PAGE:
Meet Aditya Daniel Jha, our graduate student, former ISC president who started his journey in India, continued in New Zealand and thanks to a coincidence ended up as a vet student in Budapest.
Tell me about your childhood. What made you decide to become a vet?
I grew up in Mumbai, India which is a very big city, but we have always had animals, so I always had a dog at home. When I was 10 years old, I was riding horses at a farm outside of Mumbai, which was when my love for animals became a lot bigger and then I knew that I wanted to work with animals.
What do your parents do?
My dad is retired now but he used to work as a captain. Two years after I was born, he set up his own company for technical management for shipping. My mother is an artist, she paints. Now they live in a city close to Mumbai.
So you do not have any veterinarians in your family?
No. My dad’s mother is a doctor but not in the veterinary field, that is the closest we had. She worked for the WHO. No one in my family has anything to do with animals, we have just always been animal lovers. They were very supportive when I said I wanted to become a vet. My mother likes to say she knew I would become a vet before I did.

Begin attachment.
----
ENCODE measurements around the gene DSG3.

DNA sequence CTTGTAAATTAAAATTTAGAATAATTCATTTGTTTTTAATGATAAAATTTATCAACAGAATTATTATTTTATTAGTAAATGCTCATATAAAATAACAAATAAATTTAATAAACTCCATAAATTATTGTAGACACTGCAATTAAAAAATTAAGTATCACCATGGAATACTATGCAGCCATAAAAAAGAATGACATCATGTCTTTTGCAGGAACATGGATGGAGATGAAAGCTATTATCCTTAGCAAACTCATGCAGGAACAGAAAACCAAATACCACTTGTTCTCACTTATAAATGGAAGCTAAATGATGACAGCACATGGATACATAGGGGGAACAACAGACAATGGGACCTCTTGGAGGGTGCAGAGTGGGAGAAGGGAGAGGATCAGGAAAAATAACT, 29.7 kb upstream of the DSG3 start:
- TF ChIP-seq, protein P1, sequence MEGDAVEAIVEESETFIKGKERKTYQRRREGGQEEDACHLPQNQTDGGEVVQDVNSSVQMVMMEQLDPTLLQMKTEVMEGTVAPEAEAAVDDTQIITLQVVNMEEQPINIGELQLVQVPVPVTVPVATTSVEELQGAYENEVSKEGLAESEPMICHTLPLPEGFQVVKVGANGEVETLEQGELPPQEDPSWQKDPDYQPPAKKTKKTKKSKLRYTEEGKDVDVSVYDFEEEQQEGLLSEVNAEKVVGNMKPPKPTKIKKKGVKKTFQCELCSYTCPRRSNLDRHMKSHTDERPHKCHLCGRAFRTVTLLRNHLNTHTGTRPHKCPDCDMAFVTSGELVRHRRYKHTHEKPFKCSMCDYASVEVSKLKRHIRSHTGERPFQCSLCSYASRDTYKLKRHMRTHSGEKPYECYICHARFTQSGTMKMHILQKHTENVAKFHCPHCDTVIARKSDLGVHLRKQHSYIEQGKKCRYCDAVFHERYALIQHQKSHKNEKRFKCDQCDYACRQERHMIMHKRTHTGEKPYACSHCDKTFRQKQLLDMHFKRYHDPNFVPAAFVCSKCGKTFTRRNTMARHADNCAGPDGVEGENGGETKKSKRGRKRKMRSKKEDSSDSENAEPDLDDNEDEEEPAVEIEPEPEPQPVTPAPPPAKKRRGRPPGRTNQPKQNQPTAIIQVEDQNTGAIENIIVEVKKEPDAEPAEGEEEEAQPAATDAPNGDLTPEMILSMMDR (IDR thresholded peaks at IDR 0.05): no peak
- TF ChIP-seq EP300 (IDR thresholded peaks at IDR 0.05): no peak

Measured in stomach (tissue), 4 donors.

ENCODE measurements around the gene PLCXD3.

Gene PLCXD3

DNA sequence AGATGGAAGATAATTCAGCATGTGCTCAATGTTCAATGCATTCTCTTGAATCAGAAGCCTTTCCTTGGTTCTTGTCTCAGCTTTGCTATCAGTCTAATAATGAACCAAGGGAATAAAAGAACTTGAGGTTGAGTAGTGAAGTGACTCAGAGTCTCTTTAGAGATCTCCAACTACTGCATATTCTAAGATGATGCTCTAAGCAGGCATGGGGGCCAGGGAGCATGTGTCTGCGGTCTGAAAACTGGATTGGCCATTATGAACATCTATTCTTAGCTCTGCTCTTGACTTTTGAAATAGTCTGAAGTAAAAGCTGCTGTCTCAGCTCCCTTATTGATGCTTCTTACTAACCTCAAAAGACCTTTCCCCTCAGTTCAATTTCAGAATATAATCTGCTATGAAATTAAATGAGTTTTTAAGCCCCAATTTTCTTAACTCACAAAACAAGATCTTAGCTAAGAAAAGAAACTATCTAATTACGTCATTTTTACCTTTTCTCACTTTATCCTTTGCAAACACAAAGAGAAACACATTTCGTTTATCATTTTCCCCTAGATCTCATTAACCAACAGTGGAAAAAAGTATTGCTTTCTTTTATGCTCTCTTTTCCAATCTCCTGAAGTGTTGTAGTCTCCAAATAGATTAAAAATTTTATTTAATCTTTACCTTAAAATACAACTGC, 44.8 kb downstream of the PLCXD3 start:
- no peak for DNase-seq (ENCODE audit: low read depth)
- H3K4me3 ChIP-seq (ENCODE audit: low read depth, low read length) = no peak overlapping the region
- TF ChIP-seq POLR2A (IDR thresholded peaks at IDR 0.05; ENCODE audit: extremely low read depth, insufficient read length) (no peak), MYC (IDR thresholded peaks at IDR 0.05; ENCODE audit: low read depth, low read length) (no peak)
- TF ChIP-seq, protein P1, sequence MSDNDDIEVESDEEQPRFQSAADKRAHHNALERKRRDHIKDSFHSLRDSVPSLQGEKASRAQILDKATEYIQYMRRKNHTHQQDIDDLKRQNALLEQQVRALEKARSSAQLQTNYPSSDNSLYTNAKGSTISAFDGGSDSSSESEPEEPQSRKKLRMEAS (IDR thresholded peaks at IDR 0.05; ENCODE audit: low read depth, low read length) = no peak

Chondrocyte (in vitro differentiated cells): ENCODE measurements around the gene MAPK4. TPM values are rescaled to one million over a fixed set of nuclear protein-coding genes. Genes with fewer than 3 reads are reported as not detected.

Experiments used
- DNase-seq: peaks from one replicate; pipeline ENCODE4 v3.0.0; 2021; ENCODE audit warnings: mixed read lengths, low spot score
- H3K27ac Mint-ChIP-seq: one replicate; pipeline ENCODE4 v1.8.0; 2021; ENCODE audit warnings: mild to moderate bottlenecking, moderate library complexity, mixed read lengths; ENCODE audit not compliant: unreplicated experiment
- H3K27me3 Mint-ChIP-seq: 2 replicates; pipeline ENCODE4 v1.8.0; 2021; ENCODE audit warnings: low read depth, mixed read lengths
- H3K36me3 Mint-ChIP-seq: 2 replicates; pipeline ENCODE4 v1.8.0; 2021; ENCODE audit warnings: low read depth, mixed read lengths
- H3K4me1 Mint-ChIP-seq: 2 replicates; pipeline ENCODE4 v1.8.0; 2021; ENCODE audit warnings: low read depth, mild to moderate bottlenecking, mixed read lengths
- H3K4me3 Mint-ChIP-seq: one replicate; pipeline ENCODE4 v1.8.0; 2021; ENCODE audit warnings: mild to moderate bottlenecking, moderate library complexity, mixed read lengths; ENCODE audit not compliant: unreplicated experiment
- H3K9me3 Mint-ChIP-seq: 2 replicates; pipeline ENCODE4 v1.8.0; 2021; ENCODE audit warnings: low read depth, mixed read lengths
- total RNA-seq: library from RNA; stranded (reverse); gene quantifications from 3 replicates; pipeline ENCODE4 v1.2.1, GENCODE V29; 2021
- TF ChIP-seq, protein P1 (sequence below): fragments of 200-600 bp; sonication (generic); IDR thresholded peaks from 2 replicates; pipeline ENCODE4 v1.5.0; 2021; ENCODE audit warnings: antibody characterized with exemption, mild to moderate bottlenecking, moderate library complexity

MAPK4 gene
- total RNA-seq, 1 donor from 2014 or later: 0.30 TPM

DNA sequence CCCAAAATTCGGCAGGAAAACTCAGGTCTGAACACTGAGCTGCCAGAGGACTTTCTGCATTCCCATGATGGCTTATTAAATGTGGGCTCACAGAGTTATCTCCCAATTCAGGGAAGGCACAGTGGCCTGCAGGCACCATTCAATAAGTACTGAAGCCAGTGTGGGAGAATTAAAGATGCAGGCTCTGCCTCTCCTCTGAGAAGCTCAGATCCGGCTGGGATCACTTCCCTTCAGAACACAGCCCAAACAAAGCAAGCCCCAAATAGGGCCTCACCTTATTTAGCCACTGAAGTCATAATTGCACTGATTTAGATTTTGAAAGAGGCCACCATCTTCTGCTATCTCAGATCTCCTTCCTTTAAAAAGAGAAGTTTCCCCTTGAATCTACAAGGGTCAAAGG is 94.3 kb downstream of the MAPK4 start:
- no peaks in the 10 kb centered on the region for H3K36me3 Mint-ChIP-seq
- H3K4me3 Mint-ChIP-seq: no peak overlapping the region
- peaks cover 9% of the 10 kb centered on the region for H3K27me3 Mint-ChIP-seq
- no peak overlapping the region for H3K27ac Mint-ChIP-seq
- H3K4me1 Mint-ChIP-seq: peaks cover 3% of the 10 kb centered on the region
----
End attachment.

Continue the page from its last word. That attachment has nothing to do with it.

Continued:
We are quite far from India. How did you end up in Budapest?
After I finished my studies in India, I went to New Zealand Massey University for two years to do a science degree there. I was studying at an agriculture bachelor program majoring in equine but I wasn’t enjoying it.
There was a lot of economics and agribusiness that really did not make sense to me.
In 2013, one of my mentors from India, Dr Ravi Reddy, called me up to tell me about this university. He was the president of the World Equine Veterinary Association when the WEVA conference was happening in Budapest and got a tour of the campus. A week later I applied and a month later I got the acceptance letter and left New Zealand to come here. I wouldn’t have known about this university if it wasn’t for him. And I am very glad that it happened.